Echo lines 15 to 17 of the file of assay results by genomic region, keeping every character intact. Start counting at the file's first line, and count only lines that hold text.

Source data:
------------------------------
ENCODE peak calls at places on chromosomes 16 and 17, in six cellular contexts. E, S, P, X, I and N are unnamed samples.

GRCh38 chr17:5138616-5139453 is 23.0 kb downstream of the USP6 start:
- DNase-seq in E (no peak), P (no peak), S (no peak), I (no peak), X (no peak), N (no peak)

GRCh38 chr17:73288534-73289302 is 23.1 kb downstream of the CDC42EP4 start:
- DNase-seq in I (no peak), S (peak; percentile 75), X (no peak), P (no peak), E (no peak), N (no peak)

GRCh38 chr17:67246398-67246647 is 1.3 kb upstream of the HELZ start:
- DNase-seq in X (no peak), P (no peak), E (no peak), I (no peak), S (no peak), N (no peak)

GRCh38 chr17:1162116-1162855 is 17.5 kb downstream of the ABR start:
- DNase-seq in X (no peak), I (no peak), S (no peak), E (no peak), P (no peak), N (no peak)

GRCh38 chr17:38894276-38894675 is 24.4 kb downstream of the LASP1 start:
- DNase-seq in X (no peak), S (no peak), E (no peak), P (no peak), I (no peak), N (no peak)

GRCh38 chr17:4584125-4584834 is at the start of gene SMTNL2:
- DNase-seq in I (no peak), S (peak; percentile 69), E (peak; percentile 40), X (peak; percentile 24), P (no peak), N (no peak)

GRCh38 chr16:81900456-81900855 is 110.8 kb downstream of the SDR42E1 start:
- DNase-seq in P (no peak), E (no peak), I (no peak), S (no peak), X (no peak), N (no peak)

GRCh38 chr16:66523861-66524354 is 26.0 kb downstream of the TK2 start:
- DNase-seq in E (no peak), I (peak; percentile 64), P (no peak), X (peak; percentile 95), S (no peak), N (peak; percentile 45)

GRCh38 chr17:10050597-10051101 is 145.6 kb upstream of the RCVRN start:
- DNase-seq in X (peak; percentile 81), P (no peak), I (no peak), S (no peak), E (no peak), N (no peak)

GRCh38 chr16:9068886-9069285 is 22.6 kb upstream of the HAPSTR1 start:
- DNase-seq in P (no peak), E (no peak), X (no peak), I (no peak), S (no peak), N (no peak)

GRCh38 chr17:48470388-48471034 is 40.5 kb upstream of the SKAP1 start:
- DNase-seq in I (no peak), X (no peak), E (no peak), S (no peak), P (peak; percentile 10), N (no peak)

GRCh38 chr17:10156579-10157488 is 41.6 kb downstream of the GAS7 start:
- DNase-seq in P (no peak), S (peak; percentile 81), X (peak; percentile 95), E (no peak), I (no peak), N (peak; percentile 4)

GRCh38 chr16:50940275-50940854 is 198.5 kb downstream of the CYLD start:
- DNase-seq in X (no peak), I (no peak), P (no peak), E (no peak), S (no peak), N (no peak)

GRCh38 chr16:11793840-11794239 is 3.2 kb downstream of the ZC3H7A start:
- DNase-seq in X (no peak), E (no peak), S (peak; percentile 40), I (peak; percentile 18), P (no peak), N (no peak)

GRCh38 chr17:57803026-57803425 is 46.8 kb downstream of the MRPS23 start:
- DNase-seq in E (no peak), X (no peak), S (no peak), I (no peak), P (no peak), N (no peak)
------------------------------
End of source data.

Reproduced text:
- DNase-seq in P (no peak), E (no peak), I (no peak), S (no peak), X (no peak), N (no peak)

GRCh38 chr16:66523861-66524354 is 26.0 kb downstream of the TK2 start:
- DNase-seq in E (no peak), I (peak; percentile 64), P (no peak), X (peak; percentile 95), S (no peak), N (peak; percentile 45)